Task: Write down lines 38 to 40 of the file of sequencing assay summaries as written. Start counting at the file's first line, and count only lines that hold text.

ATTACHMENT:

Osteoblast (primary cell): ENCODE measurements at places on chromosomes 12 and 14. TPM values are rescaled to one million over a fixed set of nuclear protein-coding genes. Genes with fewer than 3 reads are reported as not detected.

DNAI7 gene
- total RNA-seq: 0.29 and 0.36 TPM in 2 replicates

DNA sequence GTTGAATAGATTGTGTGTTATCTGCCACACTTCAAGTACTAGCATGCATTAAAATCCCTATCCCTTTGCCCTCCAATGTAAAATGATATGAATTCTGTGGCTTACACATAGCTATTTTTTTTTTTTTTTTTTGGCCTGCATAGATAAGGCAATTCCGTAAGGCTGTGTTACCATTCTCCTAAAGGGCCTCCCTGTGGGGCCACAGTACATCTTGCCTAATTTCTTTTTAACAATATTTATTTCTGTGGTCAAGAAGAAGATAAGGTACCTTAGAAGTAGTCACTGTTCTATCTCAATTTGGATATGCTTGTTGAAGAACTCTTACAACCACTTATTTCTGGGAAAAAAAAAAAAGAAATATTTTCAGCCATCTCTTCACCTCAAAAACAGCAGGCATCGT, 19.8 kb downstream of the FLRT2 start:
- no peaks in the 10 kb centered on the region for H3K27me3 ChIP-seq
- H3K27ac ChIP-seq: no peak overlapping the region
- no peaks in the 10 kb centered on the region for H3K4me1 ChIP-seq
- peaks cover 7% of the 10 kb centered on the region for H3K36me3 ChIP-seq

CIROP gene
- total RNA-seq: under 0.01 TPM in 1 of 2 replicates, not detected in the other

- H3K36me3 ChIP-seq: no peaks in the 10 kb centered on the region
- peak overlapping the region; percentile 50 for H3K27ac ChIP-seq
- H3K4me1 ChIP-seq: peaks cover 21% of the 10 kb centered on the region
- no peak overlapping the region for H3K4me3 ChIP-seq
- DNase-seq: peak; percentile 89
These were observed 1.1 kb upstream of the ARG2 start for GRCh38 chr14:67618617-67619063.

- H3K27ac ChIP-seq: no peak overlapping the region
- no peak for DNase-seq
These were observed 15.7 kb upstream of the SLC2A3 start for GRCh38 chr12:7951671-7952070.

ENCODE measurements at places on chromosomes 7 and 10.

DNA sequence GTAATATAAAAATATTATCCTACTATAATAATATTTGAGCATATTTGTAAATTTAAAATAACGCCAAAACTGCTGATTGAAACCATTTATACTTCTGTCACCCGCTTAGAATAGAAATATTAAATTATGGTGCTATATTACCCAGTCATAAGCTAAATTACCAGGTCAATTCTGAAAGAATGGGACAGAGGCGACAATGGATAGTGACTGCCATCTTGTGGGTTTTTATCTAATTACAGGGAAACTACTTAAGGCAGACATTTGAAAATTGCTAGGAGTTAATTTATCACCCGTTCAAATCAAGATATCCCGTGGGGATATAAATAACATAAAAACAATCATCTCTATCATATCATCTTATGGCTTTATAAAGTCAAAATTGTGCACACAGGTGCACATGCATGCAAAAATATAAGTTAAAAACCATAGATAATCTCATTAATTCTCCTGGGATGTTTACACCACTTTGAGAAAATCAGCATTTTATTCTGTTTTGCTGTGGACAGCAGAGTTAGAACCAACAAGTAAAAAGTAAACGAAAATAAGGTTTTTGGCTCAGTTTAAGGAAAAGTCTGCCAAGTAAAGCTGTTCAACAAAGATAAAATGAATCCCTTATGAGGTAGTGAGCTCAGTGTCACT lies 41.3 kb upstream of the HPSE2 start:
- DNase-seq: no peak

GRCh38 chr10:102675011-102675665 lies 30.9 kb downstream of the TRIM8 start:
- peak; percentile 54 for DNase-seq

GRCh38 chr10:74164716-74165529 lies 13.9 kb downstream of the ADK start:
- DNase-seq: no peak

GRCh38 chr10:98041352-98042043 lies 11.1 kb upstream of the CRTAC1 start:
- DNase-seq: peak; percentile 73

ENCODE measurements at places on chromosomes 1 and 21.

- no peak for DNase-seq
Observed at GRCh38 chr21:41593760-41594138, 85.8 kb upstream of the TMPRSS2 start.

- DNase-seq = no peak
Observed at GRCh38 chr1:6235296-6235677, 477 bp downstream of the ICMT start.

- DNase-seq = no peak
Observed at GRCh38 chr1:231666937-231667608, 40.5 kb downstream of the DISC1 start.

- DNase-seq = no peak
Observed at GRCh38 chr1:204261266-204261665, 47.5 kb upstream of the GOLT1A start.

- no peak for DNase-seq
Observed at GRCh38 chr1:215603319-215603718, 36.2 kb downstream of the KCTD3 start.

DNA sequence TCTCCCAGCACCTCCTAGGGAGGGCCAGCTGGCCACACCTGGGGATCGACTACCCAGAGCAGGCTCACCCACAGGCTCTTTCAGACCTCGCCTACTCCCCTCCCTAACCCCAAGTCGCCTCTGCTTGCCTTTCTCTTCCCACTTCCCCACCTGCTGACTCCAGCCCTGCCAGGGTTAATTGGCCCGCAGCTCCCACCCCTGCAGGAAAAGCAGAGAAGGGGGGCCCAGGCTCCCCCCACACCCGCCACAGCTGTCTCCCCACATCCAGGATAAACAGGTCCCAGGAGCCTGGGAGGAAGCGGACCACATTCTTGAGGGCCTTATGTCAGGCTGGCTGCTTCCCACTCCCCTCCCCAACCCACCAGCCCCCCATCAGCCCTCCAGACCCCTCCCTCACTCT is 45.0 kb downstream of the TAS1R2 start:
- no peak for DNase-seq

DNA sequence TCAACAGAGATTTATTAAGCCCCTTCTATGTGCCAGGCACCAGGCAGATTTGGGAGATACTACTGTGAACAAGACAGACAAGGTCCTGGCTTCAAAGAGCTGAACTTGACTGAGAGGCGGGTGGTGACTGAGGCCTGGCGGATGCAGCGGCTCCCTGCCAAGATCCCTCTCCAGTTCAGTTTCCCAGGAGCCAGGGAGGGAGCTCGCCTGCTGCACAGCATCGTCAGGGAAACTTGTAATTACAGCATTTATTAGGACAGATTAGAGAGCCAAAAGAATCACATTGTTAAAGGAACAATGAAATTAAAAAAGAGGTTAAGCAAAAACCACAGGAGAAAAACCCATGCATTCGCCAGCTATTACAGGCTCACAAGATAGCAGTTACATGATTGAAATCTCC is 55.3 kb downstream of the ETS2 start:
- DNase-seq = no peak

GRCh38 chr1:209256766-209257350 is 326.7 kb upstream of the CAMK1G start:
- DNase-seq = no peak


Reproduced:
- no peak for DNase-seq
Observed at GRCh38 chr1:215603319-215603718, 36.2 kb downstream of the KCTD3 start.

DNA sequence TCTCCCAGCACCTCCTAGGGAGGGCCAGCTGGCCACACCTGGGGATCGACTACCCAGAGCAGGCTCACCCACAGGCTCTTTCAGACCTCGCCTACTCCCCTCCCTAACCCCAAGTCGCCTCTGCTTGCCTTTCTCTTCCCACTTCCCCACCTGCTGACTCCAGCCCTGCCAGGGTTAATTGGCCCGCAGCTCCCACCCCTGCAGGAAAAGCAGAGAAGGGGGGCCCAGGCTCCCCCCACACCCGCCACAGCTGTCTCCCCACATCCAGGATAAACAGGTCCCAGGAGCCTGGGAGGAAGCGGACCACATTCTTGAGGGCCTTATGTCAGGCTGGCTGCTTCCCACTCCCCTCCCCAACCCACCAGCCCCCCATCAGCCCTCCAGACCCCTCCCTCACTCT is 45.0 kb downstream of the TAS1R2 start: